Is EA Sports’ top-selling football franchise still on form? Game Console’s Darren Price takes a look at the PlayStation 4 version of the game.
Last year’s graphical boost on PS4 and Xbox One came at a cost that upset many fans of the series. Whilst many FIFA players have transitioned over to FIFA Ultimate Team ,the game’s addictive mash-up of fantasy football and digital trading cards, the absence of Tournament Mode was a glaring omission.
Well, I’m please to say for FIFA 15 Tournament Mode is back. You can now play a multitude of global football leagues and tournaments including the A-League, the English Barclay’s Premiership and the F.A. Cup.
Of course, you can still jump straight into a friendly via Kick-Off. But, this being the most complete version of FIFA for a while and as is the way with EA Sports titles, there’s a load of other game modes to keep you busy.
The Career Mode allows you to play as either manager or player. As team manager, you oversee all aspects of running your club including scouting, transfers, contract negotiation and, of course, playing the actual matches. As a player you can choose to play matches as just the one player and follow him through his individual career.
Online we have Seasons and Co-op Seasons, which are a series of matches against other gamers at a similar level. Your match results count towards your standings in the season.
For the hardcore, Pro Clubs allows you to play as one player in 11 vs 11 matches. There's also an option for a quick online friendly match as well.
I’m a huge fan of Ultimate Team and I can spend hours juggling players to make my ultimate Arsenal squad. This year you can also add loan players to your team, allowing you access to top players for a limited time in order to give your team a boost.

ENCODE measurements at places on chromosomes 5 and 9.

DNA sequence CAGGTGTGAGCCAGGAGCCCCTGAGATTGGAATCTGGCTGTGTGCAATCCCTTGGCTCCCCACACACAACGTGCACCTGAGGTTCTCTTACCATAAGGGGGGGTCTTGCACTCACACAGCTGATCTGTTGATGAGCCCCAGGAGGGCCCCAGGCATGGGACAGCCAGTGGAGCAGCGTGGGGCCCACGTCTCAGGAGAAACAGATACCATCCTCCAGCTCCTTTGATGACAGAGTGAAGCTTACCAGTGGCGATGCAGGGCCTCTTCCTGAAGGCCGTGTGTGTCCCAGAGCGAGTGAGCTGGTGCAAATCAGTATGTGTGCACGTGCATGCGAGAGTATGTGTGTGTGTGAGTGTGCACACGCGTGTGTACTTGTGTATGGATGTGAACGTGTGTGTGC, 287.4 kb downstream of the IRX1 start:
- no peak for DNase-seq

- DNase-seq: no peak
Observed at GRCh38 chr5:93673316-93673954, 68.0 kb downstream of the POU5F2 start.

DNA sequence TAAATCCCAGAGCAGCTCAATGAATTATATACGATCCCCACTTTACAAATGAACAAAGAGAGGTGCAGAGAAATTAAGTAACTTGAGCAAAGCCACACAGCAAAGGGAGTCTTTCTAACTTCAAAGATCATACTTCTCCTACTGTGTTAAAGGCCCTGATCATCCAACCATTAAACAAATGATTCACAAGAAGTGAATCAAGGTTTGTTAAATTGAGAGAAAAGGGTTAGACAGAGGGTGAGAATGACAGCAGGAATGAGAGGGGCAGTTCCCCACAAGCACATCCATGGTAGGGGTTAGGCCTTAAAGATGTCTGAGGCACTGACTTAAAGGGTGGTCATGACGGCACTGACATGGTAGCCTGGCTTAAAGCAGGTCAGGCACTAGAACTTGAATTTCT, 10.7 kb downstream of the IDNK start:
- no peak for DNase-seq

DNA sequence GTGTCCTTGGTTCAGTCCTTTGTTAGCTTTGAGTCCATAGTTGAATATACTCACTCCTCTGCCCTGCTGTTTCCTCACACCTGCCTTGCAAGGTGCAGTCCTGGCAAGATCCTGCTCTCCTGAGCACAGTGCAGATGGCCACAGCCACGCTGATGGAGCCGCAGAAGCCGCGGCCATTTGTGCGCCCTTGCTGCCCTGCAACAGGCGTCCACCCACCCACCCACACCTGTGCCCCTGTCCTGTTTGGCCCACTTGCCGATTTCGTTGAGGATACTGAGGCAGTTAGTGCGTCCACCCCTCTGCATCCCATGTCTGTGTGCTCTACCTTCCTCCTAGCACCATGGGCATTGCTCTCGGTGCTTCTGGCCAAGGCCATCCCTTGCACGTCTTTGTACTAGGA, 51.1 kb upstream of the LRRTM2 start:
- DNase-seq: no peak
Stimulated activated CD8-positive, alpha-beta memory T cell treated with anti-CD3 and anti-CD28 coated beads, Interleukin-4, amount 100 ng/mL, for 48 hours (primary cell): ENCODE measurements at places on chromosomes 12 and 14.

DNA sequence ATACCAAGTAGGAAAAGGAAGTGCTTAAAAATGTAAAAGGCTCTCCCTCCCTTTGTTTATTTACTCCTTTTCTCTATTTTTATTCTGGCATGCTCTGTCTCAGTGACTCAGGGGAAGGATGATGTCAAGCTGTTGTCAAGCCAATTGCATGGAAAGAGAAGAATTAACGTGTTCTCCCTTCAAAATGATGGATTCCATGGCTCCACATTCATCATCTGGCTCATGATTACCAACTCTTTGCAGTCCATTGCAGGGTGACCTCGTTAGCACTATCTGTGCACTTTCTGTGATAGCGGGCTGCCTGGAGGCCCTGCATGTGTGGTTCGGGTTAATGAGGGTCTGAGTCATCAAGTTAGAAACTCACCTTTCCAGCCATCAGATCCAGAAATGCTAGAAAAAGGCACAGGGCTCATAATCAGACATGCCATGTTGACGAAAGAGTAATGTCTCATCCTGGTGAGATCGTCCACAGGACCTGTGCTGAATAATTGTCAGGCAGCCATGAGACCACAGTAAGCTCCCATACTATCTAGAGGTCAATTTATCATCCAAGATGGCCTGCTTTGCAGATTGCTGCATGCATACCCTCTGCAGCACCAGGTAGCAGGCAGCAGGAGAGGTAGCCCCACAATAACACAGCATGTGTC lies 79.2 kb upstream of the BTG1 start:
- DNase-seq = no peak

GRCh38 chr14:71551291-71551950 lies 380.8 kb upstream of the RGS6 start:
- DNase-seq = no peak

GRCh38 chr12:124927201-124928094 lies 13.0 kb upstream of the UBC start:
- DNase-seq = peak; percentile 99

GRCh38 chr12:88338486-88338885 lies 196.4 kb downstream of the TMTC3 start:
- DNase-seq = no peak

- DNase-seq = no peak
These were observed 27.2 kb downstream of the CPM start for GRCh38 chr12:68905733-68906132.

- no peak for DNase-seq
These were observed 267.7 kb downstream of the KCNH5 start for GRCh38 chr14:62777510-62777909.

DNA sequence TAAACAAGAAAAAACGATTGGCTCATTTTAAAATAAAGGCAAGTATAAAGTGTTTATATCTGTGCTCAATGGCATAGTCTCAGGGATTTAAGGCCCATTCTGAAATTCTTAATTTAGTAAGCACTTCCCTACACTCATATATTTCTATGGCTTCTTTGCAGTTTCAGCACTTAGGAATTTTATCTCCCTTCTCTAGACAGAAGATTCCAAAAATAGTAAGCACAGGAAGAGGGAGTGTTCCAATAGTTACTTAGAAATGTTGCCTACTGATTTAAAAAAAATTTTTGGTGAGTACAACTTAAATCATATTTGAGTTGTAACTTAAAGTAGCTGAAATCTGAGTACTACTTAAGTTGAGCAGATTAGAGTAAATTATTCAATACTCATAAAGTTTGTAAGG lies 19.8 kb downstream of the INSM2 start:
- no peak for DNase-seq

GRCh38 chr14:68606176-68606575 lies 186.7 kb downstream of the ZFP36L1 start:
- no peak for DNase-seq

Also new for this year, you can now experiment with different players and plan transfers using Concept Squads. Although you can’t play with a concept squad, you can check player chemistry and design your future team based on your match strategies.
Visually, as with the game in general, it's evolution rather than revolution. The developers have used the time since FIFA’s new-gen debut with FIFA 14, last year, to polish things up and add some little details that may seem unnecessary, but I think add to the overall atmosphere of the game.
As our gameplay experiences move away from old-school scripted game mechanics and towards full simulations, we are going to expect things like kits that get dirty, pitches that get muddy and goal posts that flex when a strong kick sends the ball into the back of the net.
The animations have also been improved, notably the goalkeepers who now display a bit more gymnastic flair when reaching to stop the ball. There’s also some improvement in the way that players interact with one another. I think I even saw some stern words being exchanged.
There's still some work to be done with player faces. Now that game animations and general graphical presentation looks more realistic, the miss-step look all the more obvious. Whilst players are recognisable, they are a long way away from the sort of fidelity employed by 2K in their NBA games or EA’s own EA Sports UFC.
The commentary, which does get better every year, still repeats itself a little too much, although I love the team-specific banter and the references to the next match fixtures.
But any complaints that I may have are really very minor against an otherwise very fine game. FIFA 15 is the new-gen football game that we probably should have got last year, but good things come to those that wait.
FIFA 15 is out now on PlayStation 4, Xbox One, Xbox 360, PlayStation 3 and PS Vita.